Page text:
Over the last two month, the Obama Treasury Department has attempted to steamroll the rule of law in order to hand majority control of Chrysler to its union, the federal government, and Fiat. With the tacit approval of a lapdog press that has virtually ignored the story, the administration’s mob-like tactics seemed destined to succeed — but for the brave protests of Indiana pension funds that have stood in the middle of the road and demanded accountability.
“The Obama administration’s effort to hurry Chrysler through bankruptcy court ran into an unexpected last-minute delay on Monday, when the Supreme Court said it could consider whether to hear the objections of three Indiana state funds and consumer groups,” read the New York Times’s lead story today. The court’s action is only “unexpected” for readers of the Times, who have been denied reporting (even as alternative press sources such as Planet Gore, Larry Kudlow, and The Business Insider have provided full coverage) on the administration extra-legal tactics in making offers that debt-holders like Indiana can’t refuse.
Those tactics have included the bullying of TARP banks and outright political intimidation of investment funds “to withdraw opposition to the deal under threat that the full force of the White House press corps would destroy its reputation if it continued to fight,” according to funds’ lawyer Tom Lauria.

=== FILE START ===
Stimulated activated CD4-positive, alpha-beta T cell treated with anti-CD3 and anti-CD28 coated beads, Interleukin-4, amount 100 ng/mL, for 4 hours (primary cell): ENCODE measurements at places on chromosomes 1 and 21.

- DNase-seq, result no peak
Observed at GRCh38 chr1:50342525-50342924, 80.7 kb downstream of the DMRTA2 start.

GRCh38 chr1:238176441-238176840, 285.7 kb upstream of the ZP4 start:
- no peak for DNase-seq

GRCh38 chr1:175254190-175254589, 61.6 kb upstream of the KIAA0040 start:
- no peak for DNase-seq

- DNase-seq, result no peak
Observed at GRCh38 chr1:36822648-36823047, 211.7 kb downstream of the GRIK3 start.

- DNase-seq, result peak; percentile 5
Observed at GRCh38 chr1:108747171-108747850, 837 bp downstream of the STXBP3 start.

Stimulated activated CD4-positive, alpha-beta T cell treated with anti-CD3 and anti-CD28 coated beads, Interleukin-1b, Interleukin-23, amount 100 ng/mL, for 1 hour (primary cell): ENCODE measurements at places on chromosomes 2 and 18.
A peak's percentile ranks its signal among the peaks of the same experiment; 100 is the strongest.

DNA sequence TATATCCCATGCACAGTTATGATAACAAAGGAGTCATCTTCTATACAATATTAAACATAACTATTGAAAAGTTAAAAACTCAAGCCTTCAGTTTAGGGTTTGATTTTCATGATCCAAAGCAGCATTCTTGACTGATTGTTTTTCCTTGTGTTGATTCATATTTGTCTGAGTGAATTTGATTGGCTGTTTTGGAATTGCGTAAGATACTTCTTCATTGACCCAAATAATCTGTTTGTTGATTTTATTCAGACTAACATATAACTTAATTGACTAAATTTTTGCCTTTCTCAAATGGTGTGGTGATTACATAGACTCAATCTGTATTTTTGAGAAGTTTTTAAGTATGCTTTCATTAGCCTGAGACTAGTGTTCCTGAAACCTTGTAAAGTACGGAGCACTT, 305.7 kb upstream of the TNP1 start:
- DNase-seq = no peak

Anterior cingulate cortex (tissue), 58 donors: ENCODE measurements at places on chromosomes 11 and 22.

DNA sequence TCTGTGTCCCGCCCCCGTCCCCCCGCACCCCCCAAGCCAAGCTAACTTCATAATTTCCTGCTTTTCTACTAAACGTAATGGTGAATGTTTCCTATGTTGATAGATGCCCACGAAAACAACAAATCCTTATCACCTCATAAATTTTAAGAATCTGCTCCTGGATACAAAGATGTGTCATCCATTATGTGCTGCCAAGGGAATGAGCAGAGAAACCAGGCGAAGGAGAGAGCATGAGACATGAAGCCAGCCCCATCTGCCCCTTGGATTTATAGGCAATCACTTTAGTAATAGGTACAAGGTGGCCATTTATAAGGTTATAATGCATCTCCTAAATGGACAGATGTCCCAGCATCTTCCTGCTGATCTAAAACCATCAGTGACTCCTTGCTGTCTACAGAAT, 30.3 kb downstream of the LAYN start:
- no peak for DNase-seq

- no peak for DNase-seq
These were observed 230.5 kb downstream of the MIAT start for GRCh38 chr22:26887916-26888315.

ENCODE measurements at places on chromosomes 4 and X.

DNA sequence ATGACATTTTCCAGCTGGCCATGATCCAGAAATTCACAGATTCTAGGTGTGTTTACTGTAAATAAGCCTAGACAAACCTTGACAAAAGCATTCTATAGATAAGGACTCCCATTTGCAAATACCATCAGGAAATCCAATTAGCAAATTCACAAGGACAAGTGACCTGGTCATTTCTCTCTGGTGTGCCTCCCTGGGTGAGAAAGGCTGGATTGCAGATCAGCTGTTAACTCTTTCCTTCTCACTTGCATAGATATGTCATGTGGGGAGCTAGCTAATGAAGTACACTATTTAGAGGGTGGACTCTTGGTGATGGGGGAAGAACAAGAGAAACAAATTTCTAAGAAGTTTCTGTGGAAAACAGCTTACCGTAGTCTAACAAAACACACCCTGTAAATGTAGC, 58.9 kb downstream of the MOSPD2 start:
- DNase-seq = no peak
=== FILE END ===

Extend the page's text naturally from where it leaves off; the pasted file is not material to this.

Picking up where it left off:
Now, as a result of the Indiana funds’ persistence, documents have surfaced detailing in chilling detail how car czars Steve Rattner and Ron Bloom dictated the terms of Chrysler’s restructuring.
The documents show the Democratic administration’s determination to cut out Chrysler executives (who questioned Fiat’s worthiness as a partner) and secured debt-holders (who by law had first claim on Chrysler’s assets) in its single-minded determination to hand control of the company over to a key party political player, the UAW, and preserve union jobs. (As with its stimulus plan, the administration has framed its political power play as necessary to save the economy from collapse.)
Perhaps the most revealing documents detail how Chrysler executives tried to avert bankruptcy in late April — mindful of the legal rights of its debt-holders. But Chrysler management’s attempt to sweeten the deal to bondholders was met by the full fury of Obama’s Treasury.
“I am not talking to you,” responded Rattner deputy Matthew Feldman. “You went where you shouldn’t. It’s over. The president doesn’t negotiate second rounds. I’ve protected your management and your board, and now you’re going to put me in a position to have to bend to a terrorist like Lauria. That’s BS.”
So the lawyer trying to protect the pensions of retired Indiana teachers and firefighters and police officers is a “terrorist.” Remember that the next time President Obama says that his Chrysler deal is necessary to save America’s working man.